Donald Trump has been the Republican frontrunner for the 2016 presidential election since he opened his campaign last year.
Since that time, his lead hasn’t just held; it’s expanded.
While there have been a few challengers — Jeb Bush early on, followed by Ben Carson, and now Ted Cruz — he has pushed others out of the race with insurmountable pre-primary support.
Much of what has fueled his success is what some have called a campaign of anger and divisiveness, and at Thursday’s debate, he was forced by the moderators to confront that anger head-on.
How did he do?
Overall, pretty well. His comments in defense of New York drew surprising tones of agreement from Democratic candidates Hillary Clinton and Martin O’Malley.
Just this once, Trump’s right: New Yorkers value hard work, diversity, tolerance, resilience, and building better lives for our families. -H
— Hillary Clinton (@HillaryClinton) January 15, 2016
But the one line that put him over the top of all other candidates, and may have very well put Donald Trump on the ballot in head-to-head competition against Clinton come November, pertained directly to criticism from both Democrats and Republicans over his anger.
Fox Business asked him to respond to a veiled shot thrown at him by South Carolina Republican Governor Nikki Haley during her State of the Union response in which she urged voters not to give into the enraged tactics of some on the right — “some” being Donald Trump.
“I’m very angry,” Trump said in response to the question. “I will gladly accept the mantle of anger.”
“When Nikki said it, I wasn’t offended. Our military is a disaster. Our health care is a horror show. Obamacare, we’re going to repeal it and replace it. We have no borders. Our vets are being treated horribly. Illegal immigration is beyond belief. Our country is being run by incompetent people. Yes, I am angry. And I won’t be angry when we fix it, but until we fix it, I’m very, very angry.”
The response from Donald Trump drew hundreds of cheers and was even regarded well by left-leaning sites like Vox.
But in a crowded primary where so many candidates are coming after “the Donald,” fully aware from polling that he is the person to beat, it sealed the deal. Here’s why.
Trump once again set himself apart from every other face left in the race. At one point, there were 16 or so candidates running for the nod, and almost every single one of them would have been preferred by the Republican establishment.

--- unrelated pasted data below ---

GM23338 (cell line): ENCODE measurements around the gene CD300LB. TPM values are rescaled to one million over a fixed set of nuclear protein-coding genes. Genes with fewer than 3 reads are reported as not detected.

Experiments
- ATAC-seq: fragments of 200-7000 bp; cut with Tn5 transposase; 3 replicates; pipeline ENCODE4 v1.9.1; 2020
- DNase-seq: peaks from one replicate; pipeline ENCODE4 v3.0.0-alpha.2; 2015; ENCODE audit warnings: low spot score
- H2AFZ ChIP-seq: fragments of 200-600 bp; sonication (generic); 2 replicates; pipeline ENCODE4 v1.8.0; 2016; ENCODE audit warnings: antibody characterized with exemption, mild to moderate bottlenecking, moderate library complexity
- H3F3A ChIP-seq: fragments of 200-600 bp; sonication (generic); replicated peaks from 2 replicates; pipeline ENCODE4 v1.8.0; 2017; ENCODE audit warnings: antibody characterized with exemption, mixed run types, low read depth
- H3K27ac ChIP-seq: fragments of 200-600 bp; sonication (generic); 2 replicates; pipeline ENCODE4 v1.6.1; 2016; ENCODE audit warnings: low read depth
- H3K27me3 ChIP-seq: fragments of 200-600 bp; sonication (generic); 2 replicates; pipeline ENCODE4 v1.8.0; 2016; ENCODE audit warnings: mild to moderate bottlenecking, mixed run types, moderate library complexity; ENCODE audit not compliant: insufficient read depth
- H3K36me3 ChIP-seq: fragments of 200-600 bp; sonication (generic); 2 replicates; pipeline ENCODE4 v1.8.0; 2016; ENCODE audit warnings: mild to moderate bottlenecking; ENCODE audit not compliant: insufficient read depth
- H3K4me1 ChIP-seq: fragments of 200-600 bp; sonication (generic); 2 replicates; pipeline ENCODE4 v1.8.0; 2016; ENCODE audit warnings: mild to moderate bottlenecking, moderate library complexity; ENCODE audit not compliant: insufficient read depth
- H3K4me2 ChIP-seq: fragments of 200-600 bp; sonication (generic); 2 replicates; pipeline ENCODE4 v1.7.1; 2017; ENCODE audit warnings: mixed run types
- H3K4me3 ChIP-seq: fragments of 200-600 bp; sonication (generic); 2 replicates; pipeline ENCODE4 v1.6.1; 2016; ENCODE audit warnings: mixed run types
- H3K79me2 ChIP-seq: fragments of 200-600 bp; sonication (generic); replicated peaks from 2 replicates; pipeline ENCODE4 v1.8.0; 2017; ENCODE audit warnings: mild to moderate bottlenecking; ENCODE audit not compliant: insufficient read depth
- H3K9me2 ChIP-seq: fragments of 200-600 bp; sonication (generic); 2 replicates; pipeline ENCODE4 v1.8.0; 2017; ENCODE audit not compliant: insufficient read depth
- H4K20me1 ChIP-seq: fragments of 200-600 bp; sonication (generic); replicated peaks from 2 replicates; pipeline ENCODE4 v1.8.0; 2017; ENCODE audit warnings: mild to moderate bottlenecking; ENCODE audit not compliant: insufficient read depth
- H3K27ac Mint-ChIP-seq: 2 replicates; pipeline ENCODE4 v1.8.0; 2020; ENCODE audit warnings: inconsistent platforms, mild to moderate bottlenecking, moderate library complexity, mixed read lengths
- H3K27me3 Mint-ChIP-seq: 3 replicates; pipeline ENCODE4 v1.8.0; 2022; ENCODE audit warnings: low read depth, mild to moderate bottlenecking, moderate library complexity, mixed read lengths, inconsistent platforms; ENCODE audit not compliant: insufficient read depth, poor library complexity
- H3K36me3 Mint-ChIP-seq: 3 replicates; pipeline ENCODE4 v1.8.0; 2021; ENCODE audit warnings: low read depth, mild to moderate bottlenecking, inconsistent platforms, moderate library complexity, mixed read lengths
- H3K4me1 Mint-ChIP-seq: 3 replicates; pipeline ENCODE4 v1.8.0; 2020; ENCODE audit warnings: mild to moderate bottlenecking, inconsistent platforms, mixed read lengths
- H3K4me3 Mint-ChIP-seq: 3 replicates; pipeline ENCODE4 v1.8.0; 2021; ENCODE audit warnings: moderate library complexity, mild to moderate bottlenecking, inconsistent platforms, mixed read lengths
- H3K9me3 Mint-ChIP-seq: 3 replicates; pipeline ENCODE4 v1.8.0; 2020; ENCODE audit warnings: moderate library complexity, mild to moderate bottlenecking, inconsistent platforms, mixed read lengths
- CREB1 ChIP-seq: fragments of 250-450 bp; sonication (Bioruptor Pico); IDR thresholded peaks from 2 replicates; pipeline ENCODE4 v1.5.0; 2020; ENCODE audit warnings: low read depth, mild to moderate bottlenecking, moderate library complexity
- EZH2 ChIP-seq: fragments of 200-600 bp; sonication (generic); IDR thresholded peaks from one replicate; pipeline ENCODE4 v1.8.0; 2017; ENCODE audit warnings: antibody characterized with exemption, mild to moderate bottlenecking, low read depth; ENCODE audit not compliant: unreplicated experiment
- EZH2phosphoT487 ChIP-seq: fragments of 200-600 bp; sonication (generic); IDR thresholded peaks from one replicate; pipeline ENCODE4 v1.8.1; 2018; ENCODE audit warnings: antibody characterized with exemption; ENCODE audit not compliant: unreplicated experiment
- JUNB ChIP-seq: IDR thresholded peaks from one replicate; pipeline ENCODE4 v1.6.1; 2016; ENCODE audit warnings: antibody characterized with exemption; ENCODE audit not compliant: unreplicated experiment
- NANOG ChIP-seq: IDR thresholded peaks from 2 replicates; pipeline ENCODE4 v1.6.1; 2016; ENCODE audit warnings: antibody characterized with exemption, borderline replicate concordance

That said, they all sort of became their own worst enemies, and it’s been difficult for them in finding a way to differentiate.
Rand Paul recently took positive steps in that direction by appearing on The Daily Show in a “drinking game debate” with host Trevor Noah.
He also “won” the undercard debate, per the San Francisco Sun Times, single-handedly taking out all of the other participants by simply not showing up.
But beyond Paul and Ted Cruz, who has been criticized by some for being a “Donald Trump Lite,” the rest of the preferred establishment candidates are on the brink of crumbling.
Trump established himself as a unique candidate early by setting his campaign apart from a politically corrupt system.
By self-funding, he was able to say, without rebuttal, that his was the only pure campaign immune to special interests.
By saying the things that others were too “politically savvy” to say, he set himself apart as a champion against PC run amok.
From that point forward, he’s been able to play to the base better than the establishment candidates, and instead of apologizing as a “normal” politician would do, he doubles down on everything, defending his remarks instead of running away from them.
That’s an anomaly on both sides of the political aisle, and it could be what ends up placing him in the White House.
But what do you think, readers?
Did Donald Trump knock it out of the park with his “angry” response, or could one of the GOP contenders still make a surprise run? Sound off in the comments section.